A research team is a group of researchers collaborating to produce scientific results, which are primarily communicated in the form of research articles. Researchers who appear as authors on a research article represent a visible and easily quantifiable manifestation of a collaborative, team science effort. We refer to such a group of authors as an “article team.” In this study, we focus on one of the most fundamental aspects of team science: “article team size distribution” and its change/evolution over time. (In the rest of the article, we will refer to an article team simply as “the team.”) Many studies focused only on the mean or the median sizes of teams, implicitly assuming that the character of the distribution of team sizes does not change. Relatively few studies examined full team size distribution, albeit for rather limited datasets (10, 20, 21), with some of them noticing the changing character of this distribution (10). The goal of the current study is to present a more accurate characterization and go beyond empirical observations to provide a model of scientific research team formation and evolution that leads to the observed team size distributions.

Despite a large number of studies of coauthorship and scientific teams, there are few explanatory models. One such exception is the model by Guimerà et al. (2) of the self-assembly of teams, which is based on the role that newcomers and repeated collaborations play in the emergence of large connected communities and the success of team performance. Although their model features team size as a parameter, its values were not predicted by the model but were taken as input from the list of actual publications. The objective of the current study is to go beyond the internal composition of teams to explain the features of team size distribution and its change over the past half century. Thus, the model we propose in this paper is complementary to the efforts by Guimerà et al. Our model is based on several simple principles that govern team formation and its evolution. The validity of the model is confirmed by constructing simulated team size distributions that closely match the empirical ones based on 150,000 articles published in the field of astronomy since the 1960s. We reveal the existence of two principal modes of knowledge production: one that forms small core teams based on a Poisson process, and the other that leads to large, extended teams that grow gradually on the principle of cumulative advantage.

## Empirical Team Size Distributions

The significant change in the character of team size distribution is the key insight underlying the proposed model. Previous studies have shown a marked increase in the mean team size in recent decades, not only in astronomy (e.g., refs. 2 and 22), but in all scientific fields (5). Specifically, the average team size in astronomy grew from 1.5 in 1961–1965 to 6.7 in 2006–2010 (marked by arrows in Fig. 1, which shows, on a log-log scale, team size distributions in the field of astronomy in two time periods). However, Fig. 1 reveals even more: a recent distribution (2006–2010) is not just a scaled-up version of the 1961–1965 distribution shifted toward larger values; it has a profoundly different shape. Most notably, although in 1961–1965 the number of articles with more than five authors was falling precipitously, and no article featured more than eight authors, now there exists an extensive tail of large teams, extending to team sizes of several hundred authors. The tail closely follows the power-law distribution (red line in Fig. 1). The power-law tail is seen in recent team size distributions of other fields as well (25). In contrast, the “original” 1961–1965 distribution did not feature a power-law tail. Instead, most team sizes were in the vicinity of the mean value. The shape of this original distribution can instead be described with a simple Poisson distribution (blue curve in Fig. 1), an observation made in some previous works (10, 20). Note that the time when the distribution stopped being Poisson would differ from field to field.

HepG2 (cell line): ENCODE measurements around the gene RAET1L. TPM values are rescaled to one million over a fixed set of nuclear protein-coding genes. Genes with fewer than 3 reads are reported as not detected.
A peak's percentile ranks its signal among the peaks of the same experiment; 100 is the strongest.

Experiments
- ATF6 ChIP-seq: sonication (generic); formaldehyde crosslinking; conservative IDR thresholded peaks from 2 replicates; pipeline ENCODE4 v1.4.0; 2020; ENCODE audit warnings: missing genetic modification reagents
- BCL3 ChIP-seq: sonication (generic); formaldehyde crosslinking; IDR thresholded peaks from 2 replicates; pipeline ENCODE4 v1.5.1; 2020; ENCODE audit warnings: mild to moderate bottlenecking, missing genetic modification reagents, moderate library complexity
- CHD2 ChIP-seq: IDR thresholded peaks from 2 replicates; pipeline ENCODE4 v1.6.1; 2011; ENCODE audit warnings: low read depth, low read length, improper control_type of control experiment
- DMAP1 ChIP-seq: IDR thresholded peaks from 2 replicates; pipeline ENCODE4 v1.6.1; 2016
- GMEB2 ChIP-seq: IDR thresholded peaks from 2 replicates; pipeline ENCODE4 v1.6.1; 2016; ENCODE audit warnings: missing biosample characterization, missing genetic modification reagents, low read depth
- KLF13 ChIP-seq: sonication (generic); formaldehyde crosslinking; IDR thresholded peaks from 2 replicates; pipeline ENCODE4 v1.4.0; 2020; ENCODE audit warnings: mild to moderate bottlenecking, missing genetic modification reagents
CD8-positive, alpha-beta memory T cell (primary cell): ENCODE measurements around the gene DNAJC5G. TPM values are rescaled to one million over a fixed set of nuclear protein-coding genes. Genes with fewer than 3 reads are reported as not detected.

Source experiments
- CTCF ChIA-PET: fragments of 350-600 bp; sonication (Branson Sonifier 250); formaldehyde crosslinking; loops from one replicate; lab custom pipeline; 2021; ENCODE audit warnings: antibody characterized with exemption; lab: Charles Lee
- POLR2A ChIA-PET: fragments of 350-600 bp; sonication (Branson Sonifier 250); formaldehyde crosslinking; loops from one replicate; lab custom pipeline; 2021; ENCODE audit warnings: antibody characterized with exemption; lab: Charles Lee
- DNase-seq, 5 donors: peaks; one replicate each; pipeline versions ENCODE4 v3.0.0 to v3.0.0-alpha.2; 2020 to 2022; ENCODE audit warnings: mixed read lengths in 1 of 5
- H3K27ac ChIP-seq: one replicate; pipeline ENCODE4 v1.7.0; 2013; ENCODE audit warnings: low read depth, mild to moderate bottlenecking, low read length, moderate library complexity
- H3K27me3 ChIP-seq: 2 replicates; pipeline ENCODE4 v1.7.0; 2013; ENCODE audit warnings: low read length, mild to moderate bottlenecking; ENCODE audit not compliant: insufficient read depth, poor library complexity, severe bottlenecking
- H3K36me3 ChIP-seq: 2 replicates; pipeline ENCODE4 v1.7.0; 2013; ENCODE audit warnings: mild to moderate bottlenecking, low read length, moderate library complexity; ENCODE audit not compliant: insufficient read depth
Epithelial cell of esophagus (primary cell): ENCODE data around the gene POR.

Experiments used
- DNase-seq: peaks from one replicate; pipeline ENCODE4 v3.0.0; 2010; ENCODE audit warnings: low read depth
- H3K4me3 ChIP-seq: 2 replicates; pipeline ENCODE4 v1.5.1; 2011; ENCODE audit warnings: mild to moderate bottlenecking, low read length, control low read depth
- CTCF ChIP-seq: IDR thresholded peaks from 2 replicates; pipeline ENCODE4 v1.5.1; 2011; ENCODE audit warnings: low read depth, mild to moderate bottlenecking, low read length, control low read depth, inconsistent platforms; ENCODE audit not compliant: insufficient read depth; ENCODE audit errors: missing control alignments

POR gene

We interpret the fact that the distribution of team sizes in astronomy in the 1960s is well described as a stochastic variable drawn from a Poisson distribution to mean that initially the production of a scientific paper used to be governed by a “Poisson process” (26, 27). This is an intuitively sound explanation because many real-world phenomena involving low rates arise from a Poisson process. Examples include pathogen counts (28), highway traffic statistics (29), and even sports scores (30). Team assembly can be viewed as a low-rate event, because its realization involves few authors out of a very large possible pool of researchers. Poisson rate (λ) can be interpreted as a characteristic number of authors that are necessary to carry out a study. The actual realization of the process will produce a range of team sizes, distributed according to a Poisson distribution with the mean being this characteristic number.